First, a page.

As we prepare for the New Year, the State of our City remains strong, and its leaders have charted a path towards an even stronger future. With residents and business leaders increasingly involved in helping to determine that path, we can be more united in deciding where we’re headed and how we’ll get there.
We have mapped out the city’s first-ever strategic plan, and the city team has begun implementing the plan’s priorities already. In fact, we have already seen benefits in improved city services, a sound and more strategic financial footing, strengthened public safety, enhanced economic development and a more livable and sustainable city for Hermosa Beach.
From finding the best leadership possible for the city in a new city manager and police chief to settling a lawsuit that threatened Hermosa Beach’s financial future, Hermosa Beach’s former City Council laid the groundwork for delivering the first-class city services our residents deserve.
With this year’s election, three new councilmembers – Nanette Barragan, Hany Fangary and Carolyn Petty – joined Mayor Pro Tempore Peter Tucker and me on the Hermosa Beach City Council on November 26th. Voters also elected a new treasurer, Karen Nowicki. With this new leadership, the city enters 2014 well positioned to build on the accomplishments of the past two years.
As we all know, the year ahead holds many challenges and opportunities for our community. We are updating our General Plan, the blueprint for all land use decisions in the city limits. We are considering enhancements for the Civic Center and downtown / waterfront area, as well as for the Pacific Coast Highway and Aviation Boulevard corridors. We will also be putting together the final pieces of a major sewer project upgrade and will be engaged in a variety of owner-led development projects.
As if those decisions aren’t significant enough, our residents will also weigh in on a proposed oil-drilling project, the culmination of three decades of discussion.
By working together and by respecting each other’s viewpoints, I am confident that we will determine a future course for our city that we all embrace.
Improving City Services
The strategic plan the City Council adopted in 2013 created a vision for the city’s future and a clear-cut set of goals. Work is already underway on the plan’s priorities: a sewer replacement program, storm water quality plan, identifying opportunities for a civic center and other downtown properties and creating a city facilities plan. And, we continue to dedicate three-quarters of a million dollars towards our annual street repair program.
The new City Council will update the plan in early 2014, beginning with a two-day strategic planning session on January 3rd and 4th. The updated plan will be the roadmap for city staff for this year and future years, determining how the city allocates and prioritizes its resources, staff time and focus.
Maintaining a Financially Sound City
The city continues to be financially sound, with revenues outpacing expenditures this year. While the resurging economy is partly responsible, most of the credit goes to the significant expenditure reductions initiated by the City Council and staff over the last six years. We project a modestly improving financial condition over the next five years as the city strives to deliver on arguably the most far-reaching of its strategic goals to have a “high performing city providing first class services.”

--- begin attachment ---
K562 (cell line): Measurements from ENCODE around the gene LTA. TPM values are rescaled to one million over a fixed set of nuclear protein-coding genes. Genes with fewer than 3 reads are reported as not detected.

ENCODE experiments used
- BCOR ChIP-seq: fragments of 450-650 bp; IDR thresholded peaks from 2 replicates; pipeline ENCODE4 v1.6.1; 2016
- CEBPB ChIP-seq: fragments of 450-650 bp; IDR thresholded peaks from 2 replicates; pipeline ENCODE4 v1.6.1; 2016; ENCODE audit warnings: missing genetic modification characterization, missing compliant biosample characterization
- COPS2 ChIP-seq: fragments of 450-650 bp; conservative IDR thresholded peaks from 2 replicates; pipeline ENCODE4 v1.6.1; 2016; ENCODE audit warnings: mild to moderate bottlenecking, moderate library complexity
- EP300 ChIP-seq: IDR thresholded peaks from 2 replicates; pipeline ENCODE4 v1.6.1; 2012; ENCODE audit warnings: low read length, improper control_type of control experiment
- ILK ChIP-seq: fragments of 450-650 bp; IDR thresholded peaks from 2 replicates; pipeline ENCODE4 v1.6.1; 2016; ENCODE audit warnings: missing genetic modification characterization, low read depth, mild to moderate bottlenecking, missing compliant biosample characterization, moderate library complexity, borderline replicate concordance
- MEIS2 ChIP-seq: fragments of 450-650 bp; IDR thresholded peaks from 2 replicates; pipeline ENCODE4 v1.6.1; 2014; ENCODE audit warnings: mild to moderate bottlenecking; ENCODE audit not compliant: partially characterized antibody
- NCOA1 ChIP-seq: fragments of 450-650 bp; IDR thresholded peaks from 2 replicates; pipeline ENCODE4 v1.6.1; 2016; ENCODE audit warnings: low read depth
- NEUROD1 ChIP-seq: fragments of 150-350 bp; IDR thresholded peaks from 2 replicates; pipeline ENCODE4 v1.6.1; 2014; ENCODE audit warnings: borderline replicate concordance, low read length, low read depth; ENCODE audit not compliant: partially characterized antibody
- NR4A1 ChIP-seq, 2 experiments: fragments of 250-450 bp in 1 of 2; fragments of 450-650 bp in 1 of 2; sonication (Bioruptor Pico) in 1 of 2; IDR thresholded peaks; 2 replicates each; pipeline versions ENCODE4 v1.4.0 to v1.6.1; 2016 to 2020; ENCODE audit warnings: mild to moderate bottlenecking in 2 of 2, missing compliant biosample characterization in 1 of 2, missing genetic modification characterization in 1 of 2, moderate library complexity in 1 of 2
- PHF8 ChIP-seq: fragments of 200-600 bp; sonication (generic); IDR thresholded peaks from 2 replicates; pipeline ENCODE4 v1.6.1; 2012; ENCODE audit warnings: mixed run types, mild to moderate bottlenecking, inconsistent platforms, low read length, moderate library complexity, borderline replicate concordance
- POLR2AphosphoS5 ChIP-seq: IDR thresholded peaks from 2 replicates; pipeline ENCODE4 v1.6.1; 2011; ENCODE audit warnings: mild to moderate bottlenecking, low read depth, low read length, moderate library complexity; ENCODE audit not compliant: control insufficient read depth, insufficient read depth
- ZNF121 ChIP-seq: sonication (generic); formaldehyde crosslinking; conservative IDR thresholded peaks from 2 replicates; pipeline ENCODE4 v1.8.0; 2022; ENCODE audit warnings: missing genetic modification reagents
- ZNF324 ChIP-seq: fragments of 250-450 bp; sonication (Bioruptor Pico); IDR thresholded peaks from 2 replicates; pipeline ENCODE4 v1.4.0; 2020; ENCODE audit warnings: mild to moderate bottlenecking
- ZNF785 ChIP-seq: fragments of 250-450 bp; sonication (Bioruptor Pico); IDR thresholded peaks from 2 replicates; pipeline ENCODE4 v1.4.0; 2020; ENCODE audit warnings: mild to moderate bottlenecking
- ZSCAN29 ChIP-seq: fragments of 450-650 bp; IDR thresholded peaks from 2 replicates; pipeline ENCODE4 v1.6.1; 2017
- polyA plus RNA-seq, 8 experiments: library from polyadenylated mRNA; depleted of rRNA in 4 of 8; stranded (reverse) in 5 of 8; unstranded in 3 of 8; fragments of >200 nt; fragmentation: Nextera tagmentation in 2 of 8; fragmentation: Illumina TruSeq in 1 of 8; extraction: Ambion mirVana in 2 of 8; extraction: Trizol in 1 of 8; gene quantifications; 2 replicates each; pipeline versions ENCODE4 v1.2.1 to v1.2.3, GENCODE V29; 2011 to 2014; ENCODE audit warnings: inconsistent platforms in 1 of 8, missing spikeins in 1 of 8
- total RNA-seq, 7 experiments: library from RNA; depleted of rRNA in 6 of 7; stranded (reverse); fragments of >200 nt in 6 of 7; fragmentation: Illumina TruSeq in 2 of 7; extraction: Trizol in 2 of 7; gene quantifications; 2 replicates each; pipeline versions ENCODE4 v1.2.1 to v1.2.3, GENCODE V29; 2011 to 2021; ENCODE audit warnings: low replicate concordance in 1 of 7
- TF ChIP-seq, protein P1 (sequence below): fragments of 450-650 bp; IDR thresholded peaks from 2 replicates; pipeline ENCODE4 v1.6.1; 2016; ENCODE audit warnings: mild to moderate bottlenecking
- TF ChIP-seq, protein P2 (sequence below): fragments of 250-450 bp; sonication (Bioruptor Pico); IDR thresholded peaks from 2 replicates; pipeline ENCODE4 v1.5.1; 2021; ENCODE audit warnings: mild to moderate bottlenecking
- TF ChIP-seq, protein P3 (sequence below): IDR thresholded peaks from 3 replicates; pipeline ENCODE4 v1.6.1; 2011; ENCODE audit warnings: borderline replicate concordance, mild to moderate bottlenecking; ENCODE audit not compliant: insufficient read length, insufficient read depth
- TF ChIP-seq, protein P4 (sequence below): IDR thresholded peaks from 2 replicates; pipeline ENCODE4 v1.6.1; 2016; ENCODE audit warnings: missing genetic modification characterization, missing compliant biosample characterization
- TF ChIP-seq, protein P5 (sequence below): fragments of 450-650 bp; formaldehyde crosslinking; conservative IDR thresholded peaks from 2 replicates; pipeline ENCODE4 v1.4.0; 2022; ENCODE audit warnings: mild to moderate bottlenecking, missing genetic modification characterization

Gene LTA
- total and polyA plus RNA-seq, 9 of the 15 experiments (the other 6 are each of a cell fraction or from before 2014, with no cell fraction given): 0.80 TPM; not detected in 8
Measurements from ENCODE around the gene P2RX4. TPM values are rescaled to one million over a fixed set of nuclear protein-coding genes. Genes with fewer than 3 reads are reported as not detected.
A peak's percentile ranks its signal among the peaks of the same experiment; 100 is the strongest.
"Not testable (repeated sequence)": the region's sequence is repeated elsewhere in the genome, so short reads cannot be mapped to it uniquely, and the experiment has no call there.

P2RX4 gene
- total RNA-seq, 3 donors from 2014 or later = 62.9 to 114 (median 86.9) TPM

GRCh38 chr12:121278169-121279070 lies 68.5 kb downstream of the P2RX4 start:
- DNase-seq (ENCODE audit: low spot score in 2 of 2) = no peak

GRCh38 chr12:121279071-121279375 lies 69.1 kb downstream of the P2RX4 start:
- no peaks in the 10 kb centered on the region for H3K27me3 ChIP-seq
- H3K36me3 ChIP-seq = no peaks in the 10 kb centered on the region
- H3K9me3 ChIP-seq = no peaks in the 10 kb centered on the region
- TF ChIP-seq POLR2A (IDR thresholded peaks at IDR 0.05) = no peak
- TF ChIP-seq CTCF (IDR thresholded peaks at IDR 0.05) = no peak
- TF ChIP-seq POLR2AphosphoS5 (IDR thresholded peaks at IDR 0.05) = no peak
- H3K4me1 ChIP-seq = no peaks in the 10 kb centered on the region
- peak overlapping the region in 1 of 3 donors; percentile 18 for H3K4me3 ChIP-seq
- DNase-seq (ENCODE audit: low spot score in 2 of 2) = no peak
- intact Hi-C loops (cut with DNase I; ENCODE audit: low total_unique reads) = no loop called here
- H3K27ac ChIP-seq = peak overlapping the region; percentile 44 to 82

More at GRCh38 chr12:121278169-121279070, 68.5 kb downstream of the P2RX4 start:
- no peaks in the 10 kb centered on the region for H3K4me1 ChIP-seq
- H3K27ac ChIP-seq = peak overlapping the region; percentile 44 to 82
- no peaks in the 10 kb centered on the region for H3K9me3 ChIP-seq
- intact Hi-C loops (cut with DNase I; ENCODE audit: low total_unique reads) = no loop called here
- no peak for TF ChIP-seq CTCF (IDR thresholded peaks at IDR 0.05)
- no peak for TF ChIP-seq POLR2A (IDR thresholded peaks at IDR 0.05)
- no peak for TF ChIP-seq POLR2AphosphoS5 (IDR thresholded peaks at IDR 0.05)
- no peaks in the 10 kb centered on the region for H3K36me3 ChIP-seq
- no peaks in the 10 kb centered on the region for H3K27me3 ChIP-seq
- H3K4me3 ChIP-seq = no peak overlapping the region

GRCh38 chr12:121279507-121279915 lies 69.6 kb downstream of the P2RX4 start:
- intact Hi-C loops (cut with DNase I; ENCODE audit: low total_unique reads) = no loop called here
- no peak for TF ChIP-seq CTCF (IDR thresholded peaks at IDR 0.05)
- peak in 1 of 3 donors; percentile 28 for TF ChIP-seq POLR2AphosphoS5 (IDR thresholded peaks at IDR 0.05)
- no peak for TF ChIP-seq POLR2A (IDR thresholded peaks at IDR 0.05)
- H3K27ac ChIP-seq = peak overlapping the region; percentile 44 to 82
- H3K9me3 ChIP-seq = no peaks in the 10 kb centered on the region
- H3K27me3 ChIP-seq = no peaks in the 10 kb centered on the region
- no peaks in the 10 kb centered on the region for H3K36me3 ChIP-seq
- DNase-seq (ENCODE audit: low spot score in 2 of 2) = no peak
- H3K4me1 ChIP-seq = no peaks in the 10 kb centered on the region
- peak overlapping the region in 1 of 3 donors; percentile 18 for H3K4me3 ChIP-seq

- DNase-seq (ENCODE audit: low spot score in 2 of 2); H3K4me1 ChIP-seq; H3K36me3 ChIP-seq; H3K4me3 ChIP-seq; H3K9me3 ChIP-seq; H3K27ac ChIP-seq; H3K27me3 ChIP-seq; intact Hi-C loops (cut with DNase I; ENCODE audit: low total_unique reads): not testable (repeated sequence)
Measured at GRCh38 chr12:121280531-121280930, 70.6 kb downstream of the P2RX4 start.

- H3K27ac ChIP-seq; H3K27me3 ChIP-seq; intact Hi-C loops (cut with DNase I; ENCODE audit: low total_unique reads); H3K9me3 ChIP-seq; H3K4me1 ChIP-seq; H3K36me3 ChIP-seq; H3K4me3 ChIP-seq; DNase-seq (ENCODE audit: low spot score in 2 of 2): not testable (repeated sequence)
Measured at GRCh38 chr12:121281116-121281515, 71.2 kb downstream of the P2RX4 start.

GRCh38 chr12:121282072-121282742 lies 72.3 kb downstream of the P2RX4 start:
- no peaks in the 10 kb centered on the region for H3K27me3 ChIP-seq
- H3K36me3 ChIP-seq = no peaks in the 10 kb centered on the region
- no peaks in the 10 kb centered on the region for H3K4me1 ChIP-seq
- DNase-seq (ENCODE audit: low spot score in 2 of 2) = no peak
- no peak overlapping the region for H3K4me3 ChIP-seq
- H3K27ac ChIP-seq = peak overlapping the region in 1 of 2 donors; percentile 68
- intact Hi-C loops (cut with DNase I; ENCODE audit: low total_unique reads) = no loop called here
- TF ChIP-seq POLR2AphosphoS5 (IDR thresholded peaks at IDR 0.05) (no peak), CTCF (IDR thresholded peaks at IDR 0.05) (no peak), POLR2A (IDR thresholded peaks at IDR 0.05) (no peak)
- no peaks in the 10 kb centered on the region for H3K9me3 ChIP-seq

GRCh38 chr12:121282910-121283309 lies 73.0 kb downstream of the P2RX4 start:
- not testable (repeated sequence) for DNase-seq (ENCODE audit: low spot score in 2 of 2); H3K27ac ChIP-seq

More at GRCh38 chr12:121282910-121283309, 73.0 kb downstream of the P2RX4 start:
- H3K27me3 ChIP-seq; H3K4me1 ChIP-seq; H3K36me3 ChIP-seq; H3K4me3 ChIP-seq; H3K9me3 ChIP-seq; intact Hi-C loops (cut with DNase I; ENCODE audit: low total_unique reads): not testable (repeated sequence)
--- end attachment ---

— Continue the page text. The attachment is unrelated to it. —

Strengthening Public Safety
We have strengthened and improved public safety in the city with the hiring of a new police chief, Sharon Papa, a law enforcement executive with more than 34 years of experience. She brings a wide array of skills to the job, having served more than 15 years with the Los Angeles Police Department.
Our police and fire departments continued to provide excellent services throughout the year, with a special effort on the Fourth of July that significantly reduced the rowdy behavior that was status quo during previous Independence Day celebrations. Increased law enforcement and a concerted communications effort – that included videos, letters, calls, media coverage and more – ensured a safe and responsible celebration. We are committed to making this the new norm. To reinforce this new benchmark we will return with a similar proactive effort in 2014.
The city also launched a comprehensive review of its police and fire services through the International City/County Managers Association (ICMA). The results of this review will be released in early 2014 and will include recommendations for improving police and fire services based on community expectations and fiscal responsibility. The study is designed to help the city link staffing levels with its goals and the desires of the community.
Enhancing Economic Development
The City Council adopted its first-ever economic development plan this year, and the city staff is already moving forward to implement that plan. The plan aims to improve a number of areas, including our business friendliness, growing our business tax base, fostering an eclectic business mix and revitalizing our entry corridors.